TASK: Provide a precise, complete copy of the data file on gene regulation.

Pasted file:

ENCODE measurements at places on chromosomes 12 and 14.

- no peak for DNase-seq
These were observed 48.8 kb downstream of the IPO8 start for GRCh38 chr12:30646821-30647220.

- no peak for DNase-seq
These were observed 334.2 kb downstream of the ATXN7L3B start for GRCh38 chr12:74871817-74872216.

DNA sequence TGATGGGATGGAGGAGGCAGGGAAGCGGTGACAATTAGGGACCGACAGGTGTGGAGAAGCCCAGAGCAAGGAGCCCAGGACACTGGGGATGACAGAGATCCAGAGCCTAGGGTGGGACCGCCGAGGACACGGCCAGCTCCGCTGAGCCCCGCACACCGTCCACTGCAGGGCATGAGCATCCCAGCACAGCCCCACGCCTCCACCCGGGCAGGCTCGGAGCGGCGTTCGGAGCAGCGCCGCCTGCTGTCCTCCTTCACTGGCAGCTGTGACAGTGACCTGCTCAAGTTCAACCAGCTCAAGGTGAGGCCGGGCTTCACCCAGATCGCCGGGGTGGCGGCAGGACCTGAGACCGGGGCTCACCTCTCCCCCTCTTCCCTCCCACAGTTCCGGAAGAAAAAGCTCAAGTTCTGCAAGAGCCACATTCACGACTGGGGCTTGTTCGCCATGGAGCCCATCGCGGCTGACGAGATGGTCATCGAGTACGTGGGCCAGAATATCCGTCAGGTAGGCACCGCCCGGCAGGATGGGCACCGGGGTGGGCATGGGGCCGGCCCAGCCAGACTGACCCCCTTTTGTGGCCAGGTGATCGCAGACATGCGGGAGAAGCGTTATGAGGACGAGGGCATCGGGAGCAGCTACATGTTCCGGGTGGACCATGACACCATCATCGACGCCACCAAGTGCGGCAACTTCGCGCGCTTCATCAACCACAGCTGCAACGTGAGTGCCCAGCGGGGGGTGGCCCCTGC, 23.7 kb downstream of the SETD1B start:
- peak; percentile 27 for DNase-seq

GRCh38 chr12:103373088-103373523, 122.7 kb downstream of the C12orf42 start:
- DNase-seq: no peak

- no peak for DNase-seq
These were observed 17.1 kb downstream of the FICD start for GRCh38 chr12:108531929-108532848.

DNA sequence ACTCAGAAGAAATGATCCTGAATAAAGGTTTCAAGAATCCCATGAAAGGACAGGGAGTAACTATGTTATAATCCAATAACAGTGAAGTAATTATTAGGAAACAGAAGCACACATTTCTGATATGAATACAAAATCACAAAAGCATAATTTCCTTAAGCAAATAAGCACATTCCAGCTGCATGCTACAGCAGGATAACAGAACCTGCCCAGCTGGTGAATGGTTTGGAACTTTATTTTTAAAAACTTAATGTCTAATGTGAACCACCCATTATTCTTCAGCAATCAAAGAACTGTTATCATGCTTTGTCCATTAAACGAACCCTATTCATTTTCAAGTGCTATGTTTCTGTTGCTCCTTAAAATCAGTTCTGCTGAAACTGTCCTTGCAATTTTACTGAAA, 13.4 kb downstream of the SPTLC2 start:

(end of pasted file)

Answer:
ENCODE measurements at places on chromosomes 12 and 14.

- no peak for DNase-seq
These were observed 48.8 kb downstream of the IPO8 start for GRCh38 chr12:30646821-30647220.

- no peak for DNase-seq
These were observed 334.2 kb downstream of the ATXN7L3B start for GRCh38 chr12:74871817-74872216.

DNA sequence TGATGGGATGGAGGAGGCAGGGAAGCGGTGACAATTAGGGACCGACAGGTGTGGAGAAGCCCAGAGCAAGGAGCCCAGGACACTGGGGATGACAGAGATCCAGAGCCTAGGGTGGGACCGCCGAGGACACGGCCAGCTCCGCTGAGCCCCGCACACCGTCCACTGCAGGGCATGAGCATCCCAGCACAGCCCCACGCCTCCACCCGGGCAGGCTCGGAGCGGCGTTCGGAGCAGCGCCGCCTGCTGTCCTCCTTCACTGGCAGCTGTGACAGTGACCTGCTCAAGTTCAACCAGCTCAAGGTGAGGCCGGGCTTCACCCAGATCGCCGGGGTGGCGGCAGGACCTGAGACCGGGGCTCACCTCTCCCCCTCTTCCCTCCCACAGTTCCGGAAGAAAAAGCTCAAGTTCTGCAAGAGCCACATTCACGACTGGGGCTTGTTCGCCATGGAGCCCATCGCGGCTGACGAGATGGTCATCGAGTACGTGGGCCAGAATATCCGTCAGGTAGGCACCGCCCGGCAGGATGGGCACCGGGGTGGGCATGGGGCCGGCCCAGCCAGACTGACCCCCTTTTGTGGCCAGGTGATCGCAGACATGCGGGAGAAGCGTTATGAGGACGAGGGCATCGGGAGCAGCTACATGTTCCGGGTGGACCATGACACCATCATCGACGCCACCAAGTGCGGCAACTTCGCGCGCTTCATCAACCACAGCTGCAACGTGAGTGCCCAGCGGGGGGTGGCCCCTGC, 23.7 kb downstream of the SETD1B start:
- peak; percentile 27 for DNase-seq

GRCh38 chr12:103373088-103373523, 122.7 kb downstream of the C12orf42 start:
- DNase-seq: no peak

- no peak for DNase-seq
These were observed 17.1 kb downstream of the FICD start for GRCh38 chr12:108531929-108532848.

DNA sequence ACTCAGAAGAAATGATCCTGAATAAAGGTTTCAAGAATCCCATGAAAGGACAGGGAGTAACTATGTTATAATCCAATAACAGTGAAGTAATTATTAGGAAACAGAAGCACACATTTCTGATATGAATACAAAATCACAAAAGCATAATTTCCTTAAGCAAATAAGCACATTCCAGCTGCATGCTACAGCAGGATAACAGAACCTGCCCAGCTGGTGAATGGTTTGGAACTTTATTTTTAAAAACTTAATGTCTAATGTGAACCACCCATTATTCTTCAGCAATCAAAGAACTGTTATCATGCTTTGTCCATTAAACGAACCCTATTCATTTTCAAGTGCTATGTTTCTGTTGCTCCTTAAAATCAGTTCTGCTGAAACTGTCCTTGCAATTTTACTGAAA, 13.4 kb downstream of the SPTLC2 start: